I was in a discussion group of non-alcoholic folks the other day. The topic for the discussion was asking the “Why” question along the lines of “Why do bad things happen to good people?” and so forth. All of the questions focused on why negative stuff happens. The leader of the group noted we tend to only ask the question why bad things happen. The negative focus struck me as odd. For the past 10 years or so, the “Why Me?” thought has been in my head as well. In fact, I have a half-formed series of essays for a book I had already titled – “Why Me?” But the “Why Me?” I had been thinking about was asking why I have been blessed with now over 30 years of sobriety through the 12-Step recovery process of Alcoholics Anonymous.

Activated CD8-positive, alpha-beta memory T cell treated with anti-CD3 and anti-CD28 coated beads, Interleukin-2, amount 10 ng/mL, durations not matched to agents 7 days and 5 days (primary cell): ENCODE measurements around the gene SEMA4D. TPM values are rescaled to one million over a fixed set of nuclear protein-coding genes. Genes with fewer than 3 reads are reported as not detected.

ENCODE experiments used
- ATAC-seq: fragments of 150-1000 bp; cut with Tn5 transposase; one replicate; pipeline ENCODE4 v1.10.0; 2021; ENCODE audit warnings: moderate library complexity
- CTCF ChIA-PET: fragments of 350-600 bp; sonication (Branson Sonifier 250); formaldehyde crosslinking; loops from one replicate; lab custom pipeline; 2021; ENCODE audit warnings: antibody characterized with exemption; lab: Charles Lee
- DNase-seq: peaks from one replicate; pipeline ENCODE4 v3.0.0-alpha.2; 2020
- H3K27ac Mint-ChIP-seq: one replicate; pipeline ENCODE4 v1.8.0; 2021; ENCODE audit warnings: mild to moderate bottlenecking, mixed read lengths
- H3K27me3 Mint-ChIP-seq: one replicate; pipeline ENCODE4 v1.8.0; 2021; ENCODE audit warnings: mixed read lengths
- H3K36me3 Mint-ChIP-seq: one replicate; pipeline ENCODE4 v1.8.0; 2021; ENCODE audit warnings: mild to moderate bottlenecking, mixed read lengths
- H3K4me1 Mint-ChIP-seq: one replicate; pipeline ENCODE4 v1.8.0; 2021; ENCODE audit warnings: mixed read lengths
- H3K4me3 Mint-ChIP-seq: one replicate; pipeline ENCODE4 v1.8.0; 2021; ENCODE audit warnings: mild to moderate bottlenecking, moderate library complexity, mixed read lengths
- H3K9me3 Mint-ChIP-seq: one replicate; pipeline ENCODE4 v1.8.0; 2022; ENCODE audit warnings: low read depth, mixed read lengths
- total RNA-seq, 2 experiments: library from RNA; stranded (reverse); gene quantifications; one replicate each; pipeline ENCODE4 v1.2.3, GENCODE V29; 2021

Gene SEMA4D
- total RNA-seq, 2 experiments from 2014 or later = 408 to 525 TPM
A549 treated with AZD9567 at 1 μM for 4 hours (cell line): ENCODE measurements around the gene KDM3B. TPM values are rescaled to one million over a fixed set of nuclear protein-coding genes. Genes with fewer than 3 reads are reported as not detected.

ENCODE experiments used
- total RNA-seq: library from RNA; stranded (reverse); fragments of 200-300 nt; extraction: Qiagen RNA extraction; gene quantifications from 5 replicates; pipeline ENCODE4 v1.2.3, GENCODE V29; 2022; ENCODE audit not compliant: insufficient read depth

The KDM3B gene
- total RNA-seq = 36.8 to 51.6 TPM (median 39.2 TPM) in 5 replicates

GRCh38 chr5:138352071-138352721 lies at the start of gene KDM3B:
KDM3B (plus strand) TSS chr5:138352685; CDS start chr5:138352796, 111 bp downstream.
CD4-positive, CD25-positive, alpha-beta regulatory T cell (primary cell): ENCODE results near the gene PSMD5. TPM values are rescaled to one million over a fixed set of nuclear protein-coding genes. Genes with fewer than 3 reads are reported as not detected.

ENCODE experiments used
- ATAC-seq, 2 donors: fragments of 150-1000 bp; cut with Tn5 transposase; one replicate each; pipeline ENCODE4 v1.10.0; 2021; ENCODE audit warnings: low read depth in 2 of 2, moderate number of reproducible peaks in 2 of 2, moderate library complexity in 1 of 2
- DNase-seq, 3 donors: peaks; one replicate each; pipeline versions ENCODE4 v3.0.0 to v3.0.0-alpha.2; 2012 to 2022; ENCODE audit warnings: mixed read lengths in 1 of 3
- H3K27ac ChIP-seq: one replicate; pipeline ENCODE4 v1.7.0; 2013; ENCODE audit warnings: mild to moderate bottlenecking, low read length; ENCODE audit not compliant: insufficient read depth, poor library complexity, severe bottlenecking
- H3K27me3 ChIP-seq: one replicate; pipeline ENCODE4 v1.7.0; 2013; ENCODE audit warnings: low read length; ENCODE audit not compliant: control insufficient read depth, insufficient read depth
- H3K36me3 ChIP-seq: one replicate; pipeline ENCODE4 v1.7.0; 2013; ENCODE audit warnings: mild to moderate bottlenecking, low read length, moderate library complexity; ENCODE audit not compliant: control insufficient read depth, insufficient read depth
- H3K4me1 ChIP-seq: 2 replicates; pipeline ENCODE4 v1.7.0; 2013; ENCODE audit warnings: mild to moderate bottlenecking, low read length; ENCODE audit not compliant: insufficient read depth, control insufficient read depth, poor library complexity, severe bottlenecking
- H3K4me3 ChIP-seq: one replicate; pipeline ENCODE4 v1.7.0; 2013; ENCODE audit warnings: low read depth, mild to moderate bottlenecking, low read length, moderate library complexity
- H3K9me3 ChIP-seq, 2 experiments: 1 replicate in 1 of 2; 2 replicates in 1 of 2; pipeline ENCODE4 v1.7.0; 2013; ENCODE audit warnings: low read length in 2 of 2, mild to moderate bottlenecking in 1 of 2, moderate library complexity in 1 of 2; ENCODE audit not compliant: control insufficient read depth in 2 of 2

I am reasonably new to the discussion group of folks and wondered if I was somehow missing the point. I hesitated at first, but then I decided to speak. I noted how fortunate I considered myself, when noting that the success rate in addiction recovery is notoriously poor. I continued about how I knew recovery had nothing to do with intelligence or even an objective need – there were plenty of smart people who were dying of the alcoholism.
I like the odd person out. Only one other person out of 20 commented along a similar positive line, and noted their activity in an Alanon Program.
On reflection 24-hours later, I am more convinced than ever of the correctness of answering the question in the affirmative as well. I certainly don’t want to dismiss my co-participants as somehow only dwelling on the negative, but giving priority to the positive is an incredible gift I have been given in recovery. For that I am grateful.